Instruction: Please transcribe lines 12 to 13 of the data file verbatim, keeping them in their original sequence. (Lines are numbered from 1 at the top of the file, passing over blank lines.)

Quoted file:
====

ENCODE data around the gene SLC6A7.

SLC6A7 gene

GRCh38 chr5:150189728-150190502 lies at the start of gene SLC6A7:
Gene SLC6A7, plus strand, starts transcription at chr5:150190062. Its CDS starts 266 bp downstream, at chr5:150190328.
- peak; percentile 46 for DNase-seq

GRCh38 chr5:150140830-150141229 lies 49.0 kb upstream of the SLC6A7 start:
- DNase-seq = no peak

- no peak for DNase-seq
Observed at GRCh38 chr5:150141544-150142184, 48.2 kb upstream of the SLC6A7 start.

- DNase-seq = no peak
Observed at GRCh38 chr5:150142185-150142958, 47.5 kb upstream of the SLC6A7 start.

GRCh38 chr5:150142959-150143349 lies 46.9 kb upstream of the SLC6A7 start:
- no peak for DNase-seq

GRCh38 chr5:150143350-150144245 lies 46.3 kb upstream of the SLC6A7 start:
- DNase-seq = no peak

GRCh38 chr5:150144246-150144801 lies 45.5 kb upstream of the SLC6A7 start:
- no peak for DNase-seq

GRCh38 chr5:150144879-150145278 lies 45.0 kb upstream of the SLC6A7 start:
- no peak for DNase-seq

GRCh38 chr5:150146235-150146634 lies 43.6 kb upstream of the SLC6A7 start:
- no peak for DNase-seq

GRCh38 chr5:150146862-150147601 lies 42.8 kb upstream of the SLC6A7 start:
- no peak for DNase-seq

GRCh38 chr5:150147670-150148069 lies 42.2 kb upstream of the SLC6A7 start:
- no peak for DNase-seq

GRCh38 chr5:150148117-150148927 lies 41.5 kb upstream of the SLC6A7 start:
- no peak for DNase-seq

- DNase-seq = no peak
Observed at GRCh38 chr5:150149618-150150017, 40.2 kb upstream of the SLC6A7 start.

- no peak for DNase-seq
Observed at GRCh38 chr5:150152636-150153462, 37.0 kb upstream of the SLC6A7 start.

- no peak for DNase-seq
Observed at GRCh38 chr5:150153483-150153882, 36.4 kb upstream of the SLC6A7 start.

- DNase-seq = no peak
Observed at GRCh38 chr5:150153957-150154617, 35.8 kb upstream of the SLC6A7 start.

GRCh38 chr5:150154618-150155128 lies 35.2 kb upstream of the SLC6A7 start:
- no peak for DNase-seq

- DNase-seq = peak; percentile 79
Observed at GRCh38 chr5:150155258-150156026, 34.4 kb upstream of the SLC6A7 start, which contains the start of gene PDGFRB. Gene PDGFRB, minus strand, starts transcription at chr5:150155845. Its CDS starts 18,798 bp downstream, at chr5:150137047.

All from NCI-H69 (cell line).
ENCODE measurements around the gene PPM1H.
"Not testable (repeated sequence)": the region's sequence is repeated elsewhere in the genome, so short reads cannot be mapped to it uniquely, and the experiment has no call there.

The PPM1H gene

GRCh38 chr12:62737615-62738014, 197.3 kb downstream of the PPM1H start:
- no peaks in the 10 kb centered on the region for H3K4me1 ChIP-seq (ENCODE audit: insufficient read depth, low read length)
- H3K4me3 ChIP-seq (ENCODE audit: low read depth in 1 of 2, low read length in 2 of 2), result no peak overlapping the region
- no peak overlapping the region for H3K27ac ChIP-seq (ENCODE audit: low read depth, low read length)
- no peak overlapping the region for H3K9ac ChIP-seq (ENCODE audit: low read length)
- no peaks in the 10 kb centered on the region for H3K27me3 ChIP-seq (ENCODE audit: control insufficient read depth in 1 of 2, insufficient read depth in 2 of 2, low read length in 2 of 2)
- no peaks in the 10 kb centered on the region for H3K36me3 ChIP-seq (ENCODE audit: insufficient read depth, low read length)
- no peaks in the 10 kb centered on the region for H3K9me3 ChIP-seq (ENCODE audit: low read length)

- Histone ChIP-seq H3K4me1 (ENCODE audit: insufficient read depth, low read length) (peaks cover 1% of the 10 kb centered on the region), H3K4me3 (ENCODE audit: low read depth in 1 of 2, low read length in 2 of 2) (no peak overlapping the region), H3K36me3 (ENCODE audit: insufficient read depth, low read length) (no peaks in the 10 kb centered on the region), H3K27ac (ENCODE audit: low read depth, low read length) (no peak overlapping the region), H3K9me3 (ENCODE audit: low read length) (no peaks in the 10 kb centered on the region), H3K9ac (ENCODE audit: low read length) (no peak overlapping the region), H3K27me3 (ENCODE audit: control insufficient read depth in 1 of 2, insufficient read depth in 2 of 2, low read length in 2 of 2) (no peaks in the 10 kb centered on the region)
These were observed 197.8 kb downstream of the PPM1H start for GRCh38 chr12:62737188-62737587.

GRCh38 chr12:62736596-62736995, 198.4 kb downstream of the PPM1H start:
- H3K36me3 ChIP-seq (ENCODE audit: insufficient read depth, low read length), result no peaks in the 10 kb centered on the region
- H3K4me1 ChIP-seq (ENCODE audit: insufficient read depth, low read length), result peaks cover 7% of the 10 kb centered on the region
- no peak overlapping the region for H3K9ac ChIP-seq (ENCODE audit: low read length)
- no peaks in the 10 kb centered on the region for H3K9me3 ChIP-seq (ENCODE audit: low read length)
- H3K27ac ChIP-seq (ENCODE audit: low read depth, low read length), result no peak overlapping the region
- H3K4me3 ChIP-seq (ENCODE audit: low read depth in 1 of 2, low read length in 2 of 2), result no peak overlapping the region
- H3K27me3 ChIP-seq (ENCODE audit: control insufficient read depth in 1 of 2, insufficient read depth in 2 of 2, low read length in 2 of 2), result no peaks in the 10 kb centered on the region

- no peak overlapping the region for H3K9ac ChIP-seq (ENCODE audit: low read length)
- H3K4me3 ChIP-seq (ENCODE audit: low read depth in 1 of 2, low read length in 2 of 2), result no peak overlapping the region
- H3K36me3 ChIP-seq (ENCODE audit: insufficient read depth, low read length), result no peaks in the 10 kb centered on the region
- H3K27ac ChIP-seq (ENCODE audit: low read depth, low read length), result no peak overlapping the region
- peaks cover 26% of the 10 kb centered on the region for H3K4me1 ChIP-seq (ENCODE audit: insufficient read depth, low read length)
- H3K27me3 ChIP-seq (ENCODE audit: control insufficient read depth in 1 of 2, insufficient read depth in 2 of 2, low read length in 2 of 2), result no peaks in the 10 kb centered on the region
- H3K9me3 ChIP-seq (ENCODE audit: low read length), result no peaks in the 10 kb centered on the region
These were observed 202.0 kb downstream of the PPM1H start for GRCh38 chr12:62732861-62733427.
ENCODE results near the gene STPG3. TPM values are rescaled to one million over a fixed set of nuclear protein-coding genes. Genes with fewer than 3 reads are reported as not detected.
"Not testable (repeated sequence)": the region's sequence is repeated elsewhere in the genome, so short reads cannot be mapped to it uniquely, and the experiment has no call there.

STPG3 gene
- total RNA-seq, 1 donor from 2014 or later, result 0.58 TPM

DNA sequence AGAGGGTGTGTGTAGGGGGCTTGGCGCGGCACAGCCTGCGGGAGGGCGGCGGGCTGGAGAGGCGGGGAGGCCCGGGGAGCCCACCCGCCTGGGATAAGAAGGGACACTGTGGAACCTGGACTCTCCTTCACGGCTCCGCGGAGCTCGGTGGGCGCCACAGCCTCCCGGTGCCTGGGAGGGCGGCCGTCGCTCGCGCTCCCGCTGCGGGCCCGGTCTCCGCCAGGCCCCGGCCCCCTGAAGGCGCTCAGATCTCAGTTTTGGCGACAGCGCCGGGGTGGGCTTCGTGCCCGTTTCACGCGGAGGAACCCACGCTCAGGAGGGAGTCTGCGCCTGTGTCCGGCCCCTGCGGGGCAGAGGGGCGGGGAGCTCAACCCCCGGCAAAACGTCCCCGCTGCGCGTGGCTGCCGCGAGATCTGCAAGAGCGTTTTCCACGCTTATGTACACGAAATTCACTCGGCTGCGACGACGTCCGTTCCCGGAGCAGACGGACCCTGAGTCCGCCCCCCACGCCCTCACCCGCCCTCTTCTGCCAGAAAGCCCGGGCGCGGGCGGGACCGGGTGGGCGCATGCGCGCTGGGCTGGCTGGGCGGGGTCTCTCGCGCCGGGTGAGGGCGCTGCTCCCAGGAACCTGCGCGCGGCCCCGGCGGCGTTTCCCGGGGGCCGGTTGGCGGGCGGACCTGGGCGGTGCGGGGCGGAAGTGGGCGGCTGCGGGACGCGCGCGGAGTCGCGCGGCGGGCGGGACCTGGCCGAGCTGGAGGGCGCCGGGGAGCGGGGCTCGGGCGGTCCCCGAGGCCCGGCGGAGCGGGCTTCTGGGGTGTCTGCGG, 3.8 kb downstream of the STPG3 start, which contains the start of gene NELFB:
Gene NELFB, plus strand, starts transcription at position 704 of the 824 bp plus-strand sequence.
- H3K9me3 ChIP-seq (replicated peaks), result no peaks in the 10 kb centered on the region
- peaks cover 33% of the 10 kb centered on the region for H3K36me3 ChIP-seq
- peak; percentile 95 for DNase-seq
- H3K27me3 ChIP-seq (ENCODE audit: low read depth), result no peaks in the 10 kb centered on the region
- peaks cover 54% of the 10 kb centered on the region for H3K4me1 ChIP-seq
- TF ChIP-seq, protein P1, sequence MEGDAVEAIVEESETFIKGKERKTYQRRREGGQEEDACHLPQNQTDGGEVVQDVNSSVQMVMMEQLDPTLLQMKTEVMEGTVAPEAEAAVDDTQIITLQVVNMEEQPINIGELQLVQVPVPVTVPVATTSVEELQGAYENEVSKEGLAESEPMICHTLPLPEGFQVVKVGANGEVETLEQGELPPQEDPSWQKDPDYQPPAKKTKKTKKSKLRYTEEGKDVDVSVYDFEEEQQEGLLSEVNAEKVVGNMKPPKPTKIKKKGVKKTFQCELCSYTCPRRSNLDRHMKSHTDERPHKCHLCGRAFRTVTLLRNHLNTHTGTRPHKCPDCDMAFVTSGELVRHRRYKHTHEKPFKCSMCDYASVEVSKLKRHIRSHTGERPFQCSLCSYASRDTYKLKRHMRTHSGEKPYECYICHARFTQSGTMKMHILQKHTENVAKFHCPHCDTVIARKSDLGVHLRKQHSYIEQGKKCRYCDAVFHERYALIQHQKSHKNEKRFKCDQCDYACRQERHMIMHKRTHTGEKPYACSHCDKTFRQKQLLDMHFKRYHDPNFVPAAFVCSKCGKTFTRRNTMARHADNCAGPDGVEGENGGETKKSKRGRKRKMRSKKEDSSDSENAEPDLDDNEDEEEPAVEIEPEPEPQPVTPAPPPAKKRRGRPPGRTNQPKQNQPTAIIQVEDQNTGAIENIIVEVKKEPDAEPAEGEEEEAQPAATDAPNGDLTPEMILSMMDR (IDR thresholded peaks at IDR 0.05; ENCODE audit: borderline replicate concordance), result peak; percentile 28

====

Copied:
GRCh38 chr5:150142959-150143349 lies 46.9 kb upstream of the SLC6A7 start:
- no peak for DNase-seq